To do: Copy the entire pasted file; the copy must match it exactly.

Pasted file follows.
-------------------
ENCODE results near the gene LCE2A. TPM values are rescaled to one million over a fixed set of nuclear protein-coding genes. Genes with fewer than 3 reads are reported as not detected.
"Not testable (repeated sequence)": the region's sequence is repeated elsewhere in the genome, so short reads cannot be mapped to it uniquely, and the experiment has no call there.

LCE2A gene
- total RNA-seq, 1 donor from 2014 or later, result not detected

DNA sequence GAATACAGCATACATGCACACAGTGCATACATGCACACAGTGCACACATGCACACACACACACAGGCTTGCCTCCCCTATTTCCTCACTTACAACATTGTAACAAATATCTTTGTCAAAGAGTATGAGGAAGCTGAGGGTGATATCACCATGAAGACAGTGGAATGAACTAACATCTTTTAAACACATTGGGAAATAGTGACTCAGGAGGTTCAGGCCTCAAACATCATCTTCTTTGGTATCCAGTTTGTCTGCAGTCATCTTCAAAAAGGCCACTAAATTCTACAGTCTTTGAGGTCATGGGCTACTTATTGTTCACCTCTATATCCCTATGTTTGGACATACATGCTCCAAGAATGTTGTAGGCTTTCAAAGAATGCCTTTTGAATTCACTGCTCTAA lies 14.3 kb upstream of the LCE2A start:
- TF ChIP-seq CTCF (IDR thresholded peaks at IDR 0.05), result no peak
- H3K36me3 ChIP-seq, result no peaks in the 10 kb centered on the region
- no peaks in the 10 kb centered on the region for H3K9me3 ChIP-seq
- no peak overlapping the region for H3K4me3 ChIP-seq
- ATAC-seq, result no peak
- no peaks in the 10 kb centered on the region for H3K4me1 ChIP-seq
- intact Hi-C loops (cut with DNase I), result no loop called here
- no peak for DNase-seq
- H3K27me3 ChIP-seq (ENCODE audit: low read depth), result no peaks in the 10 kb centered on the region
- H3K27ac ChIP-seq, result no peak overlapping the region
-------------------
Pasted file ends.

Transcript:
ENCODE results near the gene LCE2A. TPM values are rescaled to one million over a fixed set of nuclear protein-coding genes. Genes with fewer than 3 reads are reported as not detected.
"Not testable (repeated sequence)": the region's sequence is repeated elsewhere in the genome, so short reads cannot be mapped to it uniquely, and the experiment has no call there.

LCE2A gene
- total RNA-seq, 1 donor from 2014 or later, result not detected

DNA sequence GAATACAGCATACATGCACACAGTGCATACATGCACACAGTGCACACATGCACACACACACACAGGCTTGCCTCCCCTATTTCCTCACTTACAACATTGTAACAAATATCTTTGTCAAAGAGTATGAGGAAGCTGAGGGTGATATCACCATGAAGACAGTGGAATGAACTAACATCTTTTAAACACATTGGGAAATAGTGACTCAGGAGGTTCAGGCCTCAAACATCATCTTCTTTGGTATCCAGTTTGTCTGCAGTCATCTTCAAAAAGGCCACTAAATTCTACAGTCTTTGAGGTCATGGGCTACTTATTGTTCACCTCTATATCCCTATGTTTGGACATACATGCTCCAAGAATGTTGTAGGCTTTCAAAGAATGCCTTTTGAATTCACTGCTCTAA lies 14.3 kb upstream of the LCE2A start:
- TF ChIP-seq CTCF (IDR thresholded peaks at IDR 0.05), result no peak
- H3K36me3 ChIP-seq, result no peaks in the 10 kb centered on the region
- no peaks in the 10 kb centered on the region for H3K9me3 ChIP-seq
- no peak overlapping the region for H3K4me3 ChIP-seq
- ATAC-seq, result no peak
- no peaks in the 10 kb centered on the region for H3K4me1 ChIP-seq
- intact Hi-C loops (cut with DNase I), result no loop called here
- no peak for DNase-seq
- H3K27me3 ChIP-seq (ENCODE audit: low read depth), result no peaks in the 10 kb centered on the region
- H3K27ac ChIP-seq, result no peak overlapping the region